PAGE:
Yemaya is the great mother who lives and rules over the seas. Water is essential to life, so without Yemaya, life on earth wouldn't be possible. Although she's maternal and nurturing, she's also fierce. Her punishments can be terrible when she's outraged, but she's fair minded and forgiving when proper remorse is shown. Yemaya is clever and brave. When she goes to war on behalf of her children, she wields a machete with expertise and no one can defeat her. Her eleke is made out of transparent crystal beads alternating with royal blue ones, in a pattern of seven, which is her number. Her day of the week is Saturday, and her colors are blue and white. Traditionally she wears a long flowing dress, cinched by a wide belt, with a full skirt made of blue and white ruffles, which represent the waves in the ocean. She likes verbena perfume. As a mother, she's wise and virtuous, but she likes to have a good time and she enjoys dancing. When she dances, she begins slowly and gracefully but as she swirls and moves her skirts to reflect the rhythm of the waves, she builds up speed and intensity, showing her immense power. Yemaya's children
Yemaya's children tend to be strong willed, independent women who know what they want and how to get it. They sincerely care for other people and can see different perspectives. Yemaya's daughters are domestic and protective of their children. Generally, they're calm and don't lose their temper easily, but their temper is terrible when it erupts. At times they can seem a little arrogant, but only because they take their role in life seriously. They're maternal by nature and are devoted to their children, but friendship is sometimes difficult for them. They put their friends to the test, to see how loyal they are. They're also easily offended by anyone who lacks proper respect toward them. They never forget a slight, although they will forgive it. They love luxury and beautiful surroundings, and money usually comes easily to them. They are sensual, but in a quiet fashion. Emotional well being is what's most important to them. Yemaya's children are always fair, but they tend to go strictly by the book, doing what's expected. They have a deep regard for social hierarchies, and like everyone to know their place. Her feast day is September 7.
Yemaya's Attributes Yemaya is traditionally kept in a blue flowered porcelain sopera (soup tureen) filled with water. She likes sea shells, fish, nets, sea horses, anchors, and everything related with the sea. She's also associated with stars and the full moon, ducks and peacocks. Yemaya controls the part of the sea that humans can know, but the most profound depths of the oceans belong to the Irunmole, Olokun. Olokun is unfathomable and potentially dangerous, because no living thing can return from Olokun's realm. Yemaya's realm is the part of the ocean where there are plants, fish and other marine life that humans can use for food. She's associated with the creative and nurturing forces of the sea.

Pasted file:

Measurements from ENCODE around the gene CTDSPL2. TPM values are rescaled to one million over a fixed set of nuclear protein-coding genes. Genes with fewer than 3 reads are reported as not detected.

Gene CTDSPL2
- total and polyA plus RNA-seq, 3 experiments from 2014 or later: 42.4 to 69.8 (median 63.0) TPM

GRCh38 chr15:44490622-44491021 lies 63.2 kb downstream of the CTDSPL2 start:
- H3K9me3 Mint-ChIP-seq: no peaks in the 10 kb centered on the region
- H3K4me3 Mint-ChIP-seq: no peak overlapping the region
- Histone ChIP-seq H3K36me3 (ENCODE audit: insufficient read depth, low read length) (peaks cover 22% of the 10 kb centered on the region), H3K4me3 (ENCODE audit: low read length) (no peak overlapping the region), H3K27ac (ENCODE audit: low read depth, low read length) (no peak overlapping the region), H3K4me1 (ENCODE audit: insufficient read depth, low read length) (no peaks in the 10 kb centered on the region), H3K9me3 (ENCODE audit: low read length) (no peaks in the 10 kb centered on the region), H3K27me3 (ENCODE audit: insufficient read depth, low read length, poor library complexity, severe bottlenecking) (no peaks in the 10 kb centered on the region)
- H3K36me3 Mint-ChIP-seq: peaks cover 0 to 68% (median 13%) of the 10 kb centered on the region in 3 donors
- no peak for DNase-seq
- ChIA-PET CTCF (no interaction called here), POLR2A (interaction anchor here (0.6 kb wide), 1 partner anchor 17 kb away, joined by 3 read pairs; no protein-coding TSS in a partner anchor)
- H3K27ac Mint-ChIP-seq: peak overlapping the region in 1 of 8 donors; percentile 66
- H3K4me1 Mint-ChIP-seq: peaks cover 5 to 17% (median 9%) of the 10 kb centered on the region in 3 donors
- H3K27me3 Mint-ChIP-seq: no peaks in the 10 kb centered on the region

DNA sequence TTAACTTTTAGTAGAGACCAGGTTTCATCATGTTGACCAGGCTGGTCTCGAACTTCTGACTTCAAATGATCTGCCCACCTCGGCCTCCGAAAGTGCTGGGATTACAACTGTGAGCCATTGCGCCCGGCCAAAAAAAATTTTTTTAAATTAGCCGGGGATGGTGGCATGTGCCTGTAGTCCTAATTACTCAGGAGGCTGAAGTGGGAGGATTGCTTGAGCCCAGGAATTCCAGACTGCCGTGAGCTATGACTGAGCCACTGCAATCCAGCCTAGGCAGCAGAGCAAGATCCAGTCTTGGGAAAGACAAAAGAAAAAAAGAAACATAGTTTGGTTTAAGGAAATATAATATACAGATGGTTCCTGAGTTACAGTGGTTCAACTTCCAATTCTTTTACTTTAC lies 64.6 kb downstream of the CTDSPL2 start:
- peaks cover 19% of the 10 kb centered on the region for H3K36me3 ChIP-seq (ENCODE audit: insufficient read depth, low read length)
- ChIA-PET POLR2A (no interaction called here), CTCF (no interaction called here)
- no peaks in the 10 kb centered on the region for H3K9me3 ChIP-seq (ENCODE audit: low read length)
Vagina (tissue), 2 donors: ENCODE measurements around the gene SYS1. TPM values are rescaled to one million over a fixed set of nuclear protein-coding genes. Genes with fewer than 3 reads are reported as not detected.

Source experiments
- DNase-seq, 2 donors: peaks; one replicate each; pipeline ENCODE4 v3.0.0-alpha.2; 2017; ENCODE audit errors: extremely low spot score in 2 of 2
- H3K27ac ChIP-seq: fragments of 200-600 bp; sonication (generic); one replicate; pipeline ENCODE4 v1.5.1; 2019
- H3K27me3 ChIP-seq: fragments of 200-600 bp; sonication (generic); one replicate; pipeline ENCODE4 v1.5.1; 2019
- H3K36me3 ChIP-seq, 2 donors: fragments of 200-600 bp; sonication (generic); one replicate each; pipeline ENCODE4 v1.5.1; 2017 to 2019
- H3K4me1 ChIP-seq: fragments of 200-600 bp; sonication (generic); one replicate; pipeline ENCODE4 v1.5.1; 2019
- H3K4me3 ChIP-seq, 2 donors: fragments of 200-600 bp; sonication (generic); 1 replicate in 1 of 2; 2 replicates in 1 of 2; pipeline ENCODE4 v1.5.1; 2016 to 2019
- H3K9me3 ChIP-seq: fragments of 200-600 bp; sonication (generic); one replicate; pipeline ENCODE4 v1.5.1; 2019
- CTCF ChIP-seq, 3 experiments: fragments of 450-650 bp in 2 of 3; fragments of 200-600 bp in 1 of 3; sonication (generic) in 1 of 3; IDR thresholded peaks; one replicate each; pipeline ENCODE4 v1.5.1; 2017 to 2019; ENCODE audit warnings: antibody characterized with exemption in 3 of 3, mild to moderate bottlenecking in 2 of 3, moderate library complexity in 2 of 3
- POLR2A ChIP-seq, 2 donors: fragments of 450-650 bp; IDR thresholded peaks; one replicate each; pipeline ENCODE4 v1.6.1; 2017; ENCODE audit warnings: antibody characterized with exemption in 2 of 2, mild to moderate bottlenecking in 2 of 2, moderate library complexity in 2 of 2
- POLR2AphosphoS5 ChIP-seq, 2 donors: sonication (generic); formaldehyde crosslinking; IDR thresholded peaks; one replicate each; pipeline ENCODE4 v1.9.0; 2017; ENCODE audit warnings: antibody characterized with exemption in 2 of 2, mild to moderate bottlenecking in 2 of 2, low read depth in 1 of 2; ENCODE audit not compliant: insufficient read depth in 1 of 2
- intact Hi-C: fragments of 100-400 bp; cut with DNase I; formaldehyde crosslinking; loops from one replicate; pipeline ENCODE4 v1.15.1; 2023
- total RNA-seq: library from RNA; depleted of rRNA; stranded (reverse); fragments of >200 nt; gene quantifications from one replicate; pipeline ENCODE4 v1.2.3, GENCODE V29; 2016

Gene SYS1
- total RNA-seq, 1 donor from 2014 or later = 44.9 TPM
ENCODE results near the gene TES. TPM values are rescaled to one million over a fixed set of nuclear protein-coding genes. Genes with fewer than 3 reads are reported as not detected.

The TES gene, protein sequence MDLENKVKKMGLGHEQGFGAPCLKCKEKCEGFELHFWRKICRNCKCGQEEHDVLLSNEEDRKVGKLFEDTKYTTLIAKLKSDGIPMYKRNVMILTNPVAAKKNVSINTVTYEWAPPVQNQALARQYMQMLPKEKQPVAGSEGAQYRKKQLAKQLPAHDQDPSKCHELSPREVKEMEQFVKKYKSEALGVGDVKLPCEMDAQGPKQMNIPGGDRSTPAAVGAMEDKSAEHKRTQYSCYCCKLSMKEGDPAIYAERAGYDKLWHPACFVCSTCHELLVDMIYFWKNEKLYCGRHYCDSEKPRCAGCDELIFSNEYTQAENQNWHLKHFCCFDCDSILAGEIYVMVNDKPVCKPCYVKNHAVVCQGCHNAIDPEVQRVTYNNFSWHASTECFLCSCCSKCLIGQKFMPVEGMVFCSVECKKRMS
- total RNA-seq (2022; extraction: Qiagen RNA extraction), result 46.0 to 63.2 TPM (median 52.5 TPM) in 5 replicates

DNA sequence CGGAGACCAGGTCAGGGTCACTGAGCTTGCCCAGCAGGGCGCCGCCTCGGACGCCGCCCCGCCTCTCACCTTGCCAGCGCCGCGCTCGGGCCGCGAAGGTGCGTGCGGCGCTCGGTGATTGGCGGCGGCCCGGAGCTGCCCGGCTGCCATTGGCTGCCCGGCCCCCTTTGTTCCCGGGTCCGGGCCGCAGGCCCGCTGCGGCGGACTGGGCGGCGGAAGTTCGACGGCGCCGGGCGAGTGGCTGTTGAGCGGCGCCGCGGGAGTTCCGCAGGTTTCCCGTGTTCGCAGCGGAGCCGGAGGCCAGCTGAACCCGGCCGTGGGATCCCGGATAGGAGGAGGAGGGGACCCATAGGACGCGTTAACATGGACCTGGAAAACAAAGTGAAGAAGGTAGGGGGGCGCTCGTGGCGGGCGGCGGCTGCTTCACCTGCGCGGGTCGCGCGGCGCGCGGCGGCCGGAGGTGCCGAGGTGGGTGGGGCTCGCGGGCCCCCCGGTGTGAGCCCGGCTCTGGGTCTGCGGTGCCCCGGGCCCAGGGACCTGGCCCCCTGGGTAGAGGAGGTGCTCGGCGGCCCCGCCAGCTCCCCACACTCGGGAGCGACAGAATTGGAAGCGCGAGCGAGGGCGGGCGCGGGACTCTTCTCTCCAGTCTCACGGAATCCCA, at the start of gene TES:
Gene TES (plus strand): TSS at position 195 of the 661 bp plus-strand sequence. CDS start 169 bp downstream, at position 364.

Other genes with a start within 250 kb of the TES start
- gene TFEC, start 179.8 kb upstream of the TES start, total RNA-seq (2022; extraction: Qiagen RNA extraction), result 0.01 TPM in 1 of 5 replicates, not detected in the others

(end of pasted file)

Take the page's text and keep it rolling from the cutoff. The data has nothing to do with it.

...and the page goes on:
Yemaya is very good at divination and, in fact, she learned how to do consultations by hiding behind the door and spying on her husband, Orula, as he did consultations for clients with the epuele (divination chain used by babalawos). Women weren't supposed to use the epuele or do divinations, but Yemaya was so good at it, Orula made a pact with her and told her that she could use the dilogún (cowrie shells) to divine. This is where the custom of using the dilogún shells comes from. Initiates do consultations with the cowries, whereas Babalawos (priests of Orula) use the epuele chain. Patakis tell us that Yemaya is the daughter of Olokun, she was the wife at different times of Obatalá, Orula, Agayú, Babalú Aye, Orisha Oko, and in some stories, Ogún. She's generally regarded as the elder sister of Ochún, and she's the mother (or foster mother) of almost all the major Orichas. Yemaya is the patron of pregnant women. She also acts as a spiritual mother to all those who feel lost and lonely. She'll always listen and offer maternal love to anyone who needs a mother